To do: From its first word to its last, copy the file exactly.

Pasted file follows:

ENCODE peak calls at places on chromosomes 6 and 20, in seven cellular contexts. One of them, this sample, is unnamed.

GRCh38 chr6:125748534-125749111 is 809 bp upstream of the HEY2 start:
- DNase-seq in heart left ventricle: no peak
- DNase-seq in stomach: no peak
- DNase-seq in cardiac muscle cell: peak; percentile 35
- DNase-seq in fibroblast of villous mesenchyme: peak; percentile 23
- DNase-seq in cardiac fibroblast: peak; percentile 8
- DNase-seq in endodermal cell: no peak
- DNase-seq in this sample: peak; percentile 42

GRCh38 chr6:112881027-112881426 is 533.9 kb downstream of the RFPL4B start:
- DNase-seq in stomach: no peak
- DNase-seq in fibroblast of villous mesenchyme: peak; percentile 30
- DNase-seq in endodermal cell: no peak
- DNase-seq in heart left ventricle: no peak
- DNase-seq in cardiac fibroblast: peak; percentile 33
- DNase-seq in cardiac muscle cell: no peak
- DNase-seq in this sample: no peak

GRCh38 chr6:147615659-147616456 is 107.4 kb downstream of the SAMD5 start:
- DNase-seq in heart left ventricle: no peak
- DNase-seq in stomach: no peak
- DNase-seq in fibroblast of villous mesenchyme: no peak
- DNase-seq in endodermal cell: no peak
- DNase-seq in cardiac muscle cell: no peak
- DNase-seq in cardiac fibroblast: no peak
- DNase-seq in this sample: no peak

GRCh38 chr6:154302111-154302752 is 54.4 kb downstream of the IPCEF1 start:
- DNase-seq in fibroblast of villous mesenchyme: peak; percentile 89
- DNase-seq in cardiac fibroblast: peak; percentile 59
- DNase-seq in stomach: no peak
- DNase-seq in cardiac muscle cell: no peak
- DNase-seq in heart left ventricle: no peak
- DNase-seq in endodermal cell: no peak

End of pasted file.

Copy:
ENCODE peak calls at places on chromosomes 6 and 20, in seven cellular contexts. One of them, this sample, is unnamed.

GRCh38 chr6:125748534-125749111 is 809 bp upstream of the HEY2 start:
- DNase-seq in heart left ventricle: no peak
- DNase-seq in stomach: no peak
- DNase-seq in cardiac muscle cell: peak; percentile 35
- DNase-seq in fibroblast of villous mesenchyme: peak; percentile 23
- DNase-seq in cardiac fibroblast: peak; percentile 8
- DNase-seq in endodermal cell: no peak
- DNase-seq in this sample: peak; percentile 42

GRCh38 chr6:112881027-112881426 is 533.9 kb downstream of the RFPL4B start:
- DNase-seq in stomach: no peak
- DNase-seq in fibroblast of villous mesenchyme: peak; percentile 30
- DNase-seq in endodermal cell: no peak
- DNase-seq in heart left ventricle: no peak
- DNase-seq in cardiac fibroblast: peak; percentile 33
- DNase-seq in cardiac muscle cell: no peak
- DNase-seq in this sample: no peak

GRCh38 chr6:147615659-147616456 is 107.4 kb downstream of the SAMD5 start:
- DNase-seq in heart left ventricle: no peak
- DNase-seq in stomach: no peak
- DNase-seq in fibroblast of villous mesenchyme: no peak
- DNase-seq in endodermal cell: no peak
- DNase-seq in cardiac muscle cell: no peak
- DNase-seq in cardiac fibroblast: no peak
- DNase-seq in this sample: no peak

GRCh38 chr6:154302111-154302752 is 54.4 kb downstream of the IPCEF1 start:
- DNase-seq in fibroblast of villous mesenchyme: peak; percentile 89
- DNase-seq in cardiac fibroblast: peak; percentile 59
- DNase-seq in stomach: no peak
- DNase-seq in cardiac muscle cell: no peak
- DNase-seq in heart left ventricle: no peak
- DNase-seq in endodermal cell: no peak